Collaboration will use powerful Artificial Intelligence to analyze nearly 80,000 cases
Greenwood Genetic Center (www.GGC.org) announces its collaboration with FDNA (www.FDNA.com). The collaboration
will use FDNA’s facial analysis and artificial intelligence technology to analyze Greenwood Genetic Center (GGC) patient data in a de-identified way,
aiding in new discoveries of genetically-based rare diseases and helping to find long-awaited answers for undiagnosed patients.
The collaboration involves the analysis of nearly 80,000 cases from GGC to further FDNA’s database strength on known diagnoses and gain insight into potential
answers for patients without a diagnosis. GGC plans to analyze thousands of undiagnosed cases using FDNA’s next generation phenotyping technology:
Face2Gene. The analysis of these cases is expected to produce actionable insights for undiagnosed patients, recognition of new syndrome-related clinical
phenotypes, and achieve numerous other rare disease discoveries that will advance research globally. These results will help clinicians find answers
for patients who have yet to find a diagnosis, most of whom are children exhibiting rare disease symptoms.
“The GGC clinical team has already received the first insights from FDNA,” said Hannah Warren, MS, CGC,
Clinical Genetic Counselor at Greenwood Genetic Center. “There are dozens of high priority, undiagnosed cases that have been flagged by Face2Gene due
to their statistically significant facial analysis insights. These new insights may help find a diagnosis for patients who have been searching for
answers for much too long.”
Artificial Intelligence and Human Insight Combine to Find Answers for Undiagnosed Patients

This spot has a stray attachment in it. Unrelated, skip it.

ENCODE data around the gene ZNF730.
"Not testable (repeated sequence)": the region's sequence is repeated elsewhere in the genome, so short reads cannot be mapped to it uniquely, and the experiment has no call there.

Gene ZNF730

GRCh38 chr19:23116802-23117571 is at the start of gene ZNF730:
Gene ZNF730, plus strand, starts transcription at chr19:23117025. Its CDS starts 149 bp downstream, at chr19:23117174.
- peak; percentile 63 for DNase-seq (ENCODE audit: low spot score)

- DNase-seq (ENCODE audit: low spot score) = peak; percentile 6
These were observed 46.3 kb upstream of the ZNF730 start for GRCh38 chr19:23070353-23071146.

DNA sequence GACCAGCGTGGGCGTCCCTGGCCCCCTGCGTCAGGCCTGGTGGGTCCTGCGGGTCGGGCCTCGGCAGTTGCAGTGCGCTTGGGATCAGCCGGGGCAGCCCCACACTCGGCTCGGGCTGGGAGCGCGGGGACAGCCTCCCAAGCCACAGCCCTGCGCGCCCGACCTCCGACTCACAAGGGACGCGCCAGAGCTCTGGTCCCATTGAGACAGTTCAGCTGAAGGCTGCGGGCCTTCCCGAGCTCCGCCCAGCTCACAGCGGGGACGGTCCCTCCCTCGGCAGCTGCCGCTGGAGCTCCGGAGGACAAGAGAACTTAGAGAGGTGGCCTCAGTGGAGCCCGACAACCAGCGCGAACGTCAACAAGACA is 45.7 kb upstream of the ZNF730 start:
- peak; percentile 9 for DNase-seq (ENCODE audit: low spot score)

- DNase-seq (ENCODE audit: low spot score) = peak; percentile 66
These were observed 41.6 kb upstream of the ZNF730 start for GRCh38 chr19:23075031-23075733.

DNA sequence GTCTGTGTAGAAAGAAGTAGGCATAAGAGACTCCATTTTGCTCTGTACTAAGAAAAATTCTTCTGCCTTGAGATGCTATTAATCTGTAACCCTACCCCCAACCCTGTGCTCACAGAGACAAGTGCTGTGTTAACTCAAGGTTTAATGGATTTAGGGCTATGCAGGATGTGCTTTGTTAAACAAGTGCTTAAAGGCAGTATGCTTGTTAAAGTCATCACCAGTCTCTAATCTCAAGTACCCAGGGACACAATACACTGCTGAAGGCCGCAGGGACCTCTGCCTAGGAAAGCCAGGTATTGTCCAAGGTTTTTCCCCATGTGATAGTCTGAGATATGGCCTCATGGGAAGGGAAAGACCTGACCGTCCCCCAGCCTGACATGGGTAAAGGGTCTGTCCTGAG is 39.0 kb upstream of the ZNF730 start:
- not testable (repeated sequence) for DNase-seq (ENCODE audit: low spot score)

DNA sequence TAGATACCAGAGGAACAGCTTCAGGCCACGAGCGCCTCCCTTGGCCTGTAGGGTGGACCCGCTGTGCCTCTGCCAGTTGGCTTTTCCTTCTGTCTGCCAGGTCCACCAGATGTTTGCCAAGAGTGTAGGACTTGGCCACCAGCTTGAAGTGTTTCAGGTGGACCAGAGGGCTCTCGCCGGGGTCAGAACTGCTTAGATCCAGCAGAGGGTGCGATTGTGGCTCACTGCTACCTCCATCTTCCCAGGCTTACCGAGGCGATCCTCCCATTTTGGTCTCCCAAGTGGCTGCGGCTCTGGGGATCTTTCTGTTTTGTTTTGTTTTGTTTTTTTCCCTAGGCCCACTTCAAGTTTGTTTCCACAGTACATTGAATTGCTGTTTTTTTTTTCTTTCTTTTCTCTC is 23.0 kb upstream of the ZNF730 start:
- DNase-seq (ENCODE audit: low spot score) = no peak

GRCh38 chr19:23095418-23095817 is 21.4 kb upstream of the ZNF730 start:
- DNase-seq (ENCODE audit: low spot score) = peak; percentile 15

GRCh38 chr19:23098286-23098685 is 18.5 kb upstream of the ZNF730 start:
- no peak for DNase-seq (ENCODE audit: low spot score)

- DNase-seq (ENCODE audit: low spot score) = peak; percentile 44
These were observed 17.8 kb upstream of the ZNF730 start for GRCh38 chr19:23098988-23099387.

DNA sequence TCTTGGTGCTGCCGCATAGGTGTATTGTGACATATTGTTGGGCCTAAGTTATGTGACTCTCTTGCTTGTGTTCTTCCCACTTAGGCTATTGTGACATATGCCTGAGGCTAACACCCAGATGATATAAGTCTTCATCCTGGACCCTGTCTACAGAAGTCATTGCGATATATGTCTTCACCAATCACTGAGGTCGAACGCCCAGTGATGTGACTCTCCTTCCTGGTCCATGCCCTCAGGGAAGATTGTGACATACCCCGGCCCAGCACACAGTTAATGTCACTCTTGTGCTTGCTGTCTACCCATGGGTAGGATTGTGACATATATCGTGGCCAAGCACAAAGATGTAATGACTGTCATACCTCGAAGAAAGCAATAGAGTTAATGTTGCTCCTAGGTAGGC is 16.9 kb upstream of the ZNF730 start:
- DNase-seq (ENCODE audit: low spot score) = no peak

The GGC-FDNA collaboration is critical to the future of rare disease research. One in 10 people worldwide suffers from a rare genetic disease. In the US
alone there are 30 million people suffering from rare diseases—more than double the number of patients living with a cancer diagnosis. In addition
to providing GGC with insights on undiagnosed cases, FDNA also uses the analysis of patient data in Face2Gene to highlight likely genetic variations
in the patient’s genetics for the doctor to consider as they search for the answer among thousands of possibilities.
“Because of the complexity of the human genome and the sheer number of rare syndromes, geneticists have been, up to now, at an extreme disadvantage in
coming to a diagnosis,” said Dekel Gelbman, CEO of FDNA. “Combining AI with big data is giving medical professionals the help they need to provide
hope to these patients.”
Founded in 2011, FDNA is committed to helping clinicians, labs and researchers diagnose, treat and create therapies for rare diseases. FDNA’s Face2Gene
suite of applications helps to quickly evaluate patients’ clinical signs through artificial intelligence and facial analysis. With a comprehensive
database of more than 10,000 rare disease syndromes, this technology is supporting healthcare providers to improve the speed and accuracy of a diagnosis
for rare disease patients.
About FDNA and Face2Gene FDNA is the developer of Face2Gene, a clinical suite of phenotyping applications that facilitates comprehensive and precise genetic evaluations. Face2Gene uses facial analysis, deep learning and artificial intelligence to transform big data into actionable genomic insights to improve and accelerate diagnostics and therapeutics. With the world’s largest network of clinicians, labs and researchers creating one of the fastest growing and most comprehensive genomic databases, FDNA is changing the lives of rare disease patients. For more information, visit www.FDNA.com.